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AOC called out for saying her family could have 'starved’ under new Trump admin food stamp rule


Reality check

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Rep. Alexandria Ocasio-Cortez (D-N.Y.) is being called out for suggesting that her family might have starved when she was younger under a new welfare rule announced by the Trump administration this week.

Under the current law, work-eligible adults without dependents under the age of 50 can only get three months of Supplemental Nutritional Assistance Program benefits (also referred to as SNAP or food stamps) over a three-year period if they don't meet a work requirement of 20 hours per week. The new rule — which the Department of Agriculture announced on Wednesday — restricts states' ability to exempt work-eligible people from the work requirements via waivers.

On Thursday evening, Ocasio-Cortez took to Twitter to criticize the rule saying that her family relied on food stamps after her father's untimely passing at age 48 and how this rule might have impacted them.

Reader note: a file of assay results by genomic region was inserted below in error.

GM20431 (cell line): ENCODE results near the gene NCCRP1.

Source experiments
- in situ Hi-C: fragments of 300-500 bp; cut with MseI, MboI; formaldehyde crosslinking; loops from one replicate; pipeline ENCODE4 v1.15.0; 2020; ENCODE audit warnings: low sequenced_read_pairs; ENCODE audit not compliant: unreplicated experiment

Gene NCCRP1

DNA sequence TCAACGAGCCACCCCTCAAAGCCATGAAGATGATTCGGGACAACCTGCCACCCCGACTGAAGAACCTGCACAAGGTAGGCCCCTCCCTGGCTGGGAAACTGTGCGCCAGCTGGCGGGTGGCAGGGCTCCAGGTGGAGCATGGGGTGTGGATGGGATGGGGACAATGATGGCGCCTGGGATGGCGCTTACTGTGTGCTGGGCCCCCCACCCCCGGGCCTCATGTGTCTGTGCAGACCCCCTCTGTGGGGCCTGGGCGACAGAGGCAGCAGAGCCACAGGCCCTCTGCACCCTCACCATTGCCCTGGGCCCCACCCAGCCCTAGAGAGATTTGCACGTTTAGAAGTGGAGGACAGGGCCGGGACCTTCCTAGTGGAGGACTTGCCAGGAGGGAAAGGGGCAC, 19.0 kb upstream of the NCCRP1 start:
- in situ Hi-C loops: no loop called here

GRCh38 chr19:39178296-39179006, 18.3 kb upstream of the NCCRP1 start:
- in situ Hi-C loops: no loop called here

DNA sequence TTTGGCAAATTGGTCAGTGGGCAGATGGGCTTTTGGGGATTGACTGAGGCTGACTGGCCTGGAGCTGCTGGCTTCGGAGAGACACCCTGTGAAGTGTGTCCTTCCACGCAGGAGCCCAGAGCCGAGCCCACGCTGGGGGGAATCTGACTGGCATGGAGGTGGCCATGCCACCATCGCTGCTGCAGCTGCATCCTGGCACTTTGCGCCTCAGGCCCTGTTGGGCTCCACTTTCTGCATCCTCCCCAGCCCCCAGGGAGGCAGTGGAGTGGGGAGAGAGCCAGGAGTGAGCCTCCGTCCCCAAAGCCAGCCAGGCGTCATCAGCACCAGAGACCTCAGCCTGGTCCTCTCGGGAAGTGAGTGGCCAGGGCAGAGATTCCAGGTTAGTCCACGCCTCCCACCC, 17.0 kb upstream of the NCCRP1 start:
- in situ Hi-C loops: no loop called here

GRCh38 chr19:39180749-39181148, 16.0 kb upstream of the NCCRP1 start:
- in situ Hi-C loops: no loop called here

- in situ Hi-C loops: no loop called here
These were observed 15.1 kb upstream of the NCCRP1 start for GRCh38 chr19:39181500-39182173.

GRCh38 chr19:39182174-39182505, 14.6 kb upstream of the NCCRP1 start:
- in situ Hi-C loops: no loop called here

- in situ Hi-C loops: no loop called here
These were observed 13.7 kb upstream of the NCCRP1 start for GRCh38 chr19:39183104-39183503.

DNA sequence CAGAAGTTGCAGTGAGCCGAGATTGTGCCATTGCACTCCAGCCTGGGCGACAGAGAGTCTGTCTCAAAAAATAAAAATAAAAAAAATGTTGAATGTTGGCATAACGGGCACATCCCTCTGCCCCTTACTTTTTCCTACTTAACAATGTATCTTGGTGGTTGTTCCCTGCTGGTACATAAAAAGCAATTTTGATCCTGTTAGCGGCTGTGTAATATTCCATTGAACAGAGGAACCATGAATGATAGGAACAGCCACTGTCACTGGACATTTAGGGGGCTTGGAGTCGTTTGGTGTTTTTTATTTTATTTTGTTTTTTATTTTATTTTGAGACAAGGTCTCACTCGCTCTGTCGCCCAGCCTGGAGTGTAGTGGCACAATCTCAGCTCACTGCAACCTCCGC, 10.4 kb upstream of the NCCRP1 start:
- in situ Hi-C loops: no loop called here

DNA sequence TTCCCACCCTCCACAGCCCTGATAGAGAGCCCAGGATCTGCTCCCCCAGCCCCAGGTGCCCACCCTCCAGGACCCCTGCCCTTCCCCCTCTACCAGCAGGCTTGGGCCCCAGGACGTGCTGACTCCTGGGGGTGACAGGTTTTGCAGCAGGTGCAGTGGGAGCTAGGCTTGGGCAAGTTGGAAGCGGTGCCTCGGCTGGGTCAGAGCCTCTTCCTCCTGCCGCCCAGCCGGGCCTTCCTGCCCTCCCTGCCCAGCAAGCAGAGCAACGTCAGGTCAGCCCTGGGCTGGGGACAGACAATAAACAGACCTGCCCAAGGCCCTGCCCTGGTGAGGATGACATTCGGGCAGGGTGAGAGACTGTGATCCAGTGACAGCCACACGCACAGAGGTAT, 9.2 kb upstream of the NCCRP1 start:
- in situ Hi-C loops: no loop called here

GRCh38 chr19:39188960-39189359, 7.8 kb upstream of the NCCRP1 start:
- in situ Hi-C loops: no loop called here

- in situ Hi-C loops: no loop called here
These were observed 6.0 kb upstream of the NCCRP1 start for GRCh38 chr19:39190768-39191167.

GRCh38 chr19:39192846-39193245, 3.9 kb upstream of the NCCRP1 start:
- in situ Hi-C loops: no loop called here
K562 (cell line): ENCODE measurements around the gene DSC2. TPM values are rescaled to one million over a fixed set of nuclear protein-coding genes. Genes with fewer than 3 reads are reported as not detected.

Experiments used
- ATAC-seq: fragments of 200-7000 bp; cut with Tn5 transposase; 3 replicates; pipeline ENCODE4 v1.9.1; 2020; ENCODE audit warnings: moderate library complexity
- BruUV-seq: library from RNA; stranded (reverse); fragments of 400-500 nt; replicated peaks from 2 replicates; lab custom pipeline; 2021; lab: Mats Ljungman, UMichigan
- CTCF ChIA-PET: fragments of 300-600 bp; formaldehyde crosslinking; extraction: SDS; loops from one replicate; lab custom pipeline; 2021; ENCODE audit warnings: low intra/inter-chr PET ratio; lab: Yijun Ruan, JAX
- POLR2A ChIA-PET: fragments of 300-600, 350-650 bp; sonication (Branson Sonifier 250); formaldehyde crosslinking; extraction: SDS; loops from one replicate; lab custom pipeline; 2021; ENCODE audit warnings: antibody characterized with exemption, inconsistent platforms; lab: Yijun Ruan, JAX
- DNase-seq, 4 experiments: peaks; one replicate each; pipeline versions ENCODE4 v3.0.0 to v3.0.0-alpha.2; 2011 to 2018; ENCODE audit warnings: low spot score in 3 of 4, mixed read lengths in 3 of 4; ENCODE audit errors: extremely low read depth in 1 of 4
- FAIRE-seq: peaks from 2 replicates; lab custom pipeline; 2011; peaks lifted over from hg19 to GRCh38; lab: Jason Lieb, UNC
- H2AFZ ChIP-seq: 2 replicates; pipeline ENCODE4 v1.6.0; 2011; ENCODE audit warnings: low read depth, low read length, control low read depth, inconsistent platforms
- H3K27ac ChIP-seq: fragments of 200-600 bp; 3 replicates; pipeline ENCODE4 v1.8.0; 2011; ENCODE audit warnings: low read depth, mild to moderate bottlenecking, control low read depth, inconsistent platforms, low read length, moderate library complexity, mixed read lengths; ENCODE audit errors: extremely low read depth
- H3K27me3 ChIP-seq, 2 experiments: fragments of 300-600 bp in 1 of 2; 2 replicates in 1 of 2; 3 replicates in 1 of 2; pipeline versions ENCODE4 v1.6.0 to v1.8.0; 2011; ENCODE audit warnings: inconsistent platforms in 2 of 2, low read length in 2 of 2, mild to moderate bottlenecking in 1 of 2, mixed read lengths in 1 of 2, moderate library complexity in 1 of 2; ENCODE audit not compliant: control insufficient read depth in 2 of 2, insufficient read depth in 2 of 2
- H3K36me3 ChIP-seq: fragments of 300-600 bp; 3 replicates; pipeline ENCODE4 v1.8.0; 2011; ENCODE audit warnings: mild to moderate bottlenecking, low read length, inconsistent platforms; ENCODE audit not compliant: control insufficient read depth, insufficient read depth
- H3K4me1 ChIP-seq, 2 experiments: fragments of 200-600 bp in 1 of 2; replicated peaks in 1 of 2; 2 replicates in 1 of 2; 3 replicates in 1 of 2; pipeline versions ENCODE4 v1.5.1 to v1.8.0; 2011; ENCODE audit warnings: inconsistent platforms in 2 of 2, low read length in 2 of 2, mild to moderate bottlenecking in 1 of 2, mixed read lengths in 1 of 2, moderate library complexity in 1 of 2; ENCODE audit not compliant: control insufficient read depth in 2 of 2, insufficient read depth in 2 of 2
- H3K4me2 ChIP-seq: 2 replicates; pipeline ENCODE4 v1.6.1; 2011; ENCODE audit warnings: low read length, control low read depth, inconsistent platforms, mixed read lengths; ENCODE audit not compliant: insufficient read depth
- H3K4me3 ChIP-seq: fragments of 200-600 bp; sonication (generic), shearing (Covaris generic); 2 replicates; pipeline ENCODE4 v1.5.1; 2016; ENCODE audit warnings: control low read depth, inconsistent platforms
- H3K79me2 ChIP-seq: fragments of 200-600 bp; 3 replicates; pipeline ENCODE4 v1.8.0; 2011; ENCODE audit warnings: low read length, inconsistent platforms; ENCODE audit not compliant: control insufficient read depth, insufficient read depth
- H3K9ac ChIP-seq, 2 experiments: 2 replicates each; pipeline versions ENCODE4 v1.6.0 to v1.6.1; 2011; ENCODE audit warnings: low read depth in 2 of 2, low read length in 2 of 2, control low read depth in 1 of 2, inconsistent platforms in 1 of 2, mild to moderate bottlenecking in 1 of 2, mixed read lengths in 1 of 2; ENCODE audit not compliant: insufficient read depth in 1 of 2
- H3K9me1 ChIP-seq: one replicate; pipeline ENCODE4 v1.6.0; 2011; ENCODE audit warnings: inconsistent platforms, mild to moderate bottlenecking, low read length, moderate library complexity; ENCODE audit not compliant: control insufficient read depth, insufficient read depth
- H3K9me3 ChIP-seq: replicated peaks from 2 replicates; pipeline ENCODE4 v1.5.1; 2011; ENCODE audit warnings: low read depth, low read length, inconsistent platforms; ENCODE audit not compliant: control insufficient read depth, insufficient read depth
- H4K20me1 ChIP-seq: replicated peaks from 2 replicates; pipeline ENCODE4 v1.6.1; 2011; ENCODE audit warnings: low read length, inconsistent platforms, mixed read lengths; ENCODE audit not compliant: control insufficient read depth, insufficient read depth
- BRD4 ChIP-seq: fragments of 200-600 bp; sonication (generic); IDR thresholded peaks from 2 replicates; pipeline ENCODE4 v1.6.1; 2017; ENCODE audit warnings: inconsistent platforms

"If this happened then, we might've just starved," the congresswoman tweeted. "Now, many people will. It's shameful how the GOP works overtime to create freebies for the rich while dissolving lifelines of those who need it most. "

The issue with her assertion? The new work requirement regulations don't apply to people with dependents, as the Heritage Foundation pointed out in response.

"The rule applies to able-bodied adults between the ages of 18 and 49 who do not have dependents," the conservative think tank tweeted. "The rule wouldn't apply to parents with minor children, the elderly, or disabled people."

At the time of her father's death in 2008, Ocasio-Cortez was a 19 year-old college sophomore, and she likely would have been claimed as a dependent by her mother at the time, Fox News points out. She also has a younger brother, Gabriel.

Patricia Lee Onwuka, a senior policy analyst at the Independent Women's forum, also rebuked the freshman House member for her assertion in a blog post that says the rule change "is a reasonable and targeted reform" and "preserves our social safety net is reserved for truly needy Americans."

In addition to the list of people exempted from the regulatory change, Onwuka also pointed out that able-bodied adults who don't have any dependents and want to keep receiving benefits past the three-month window need only fulfill the part-time work requirement in order to do so.

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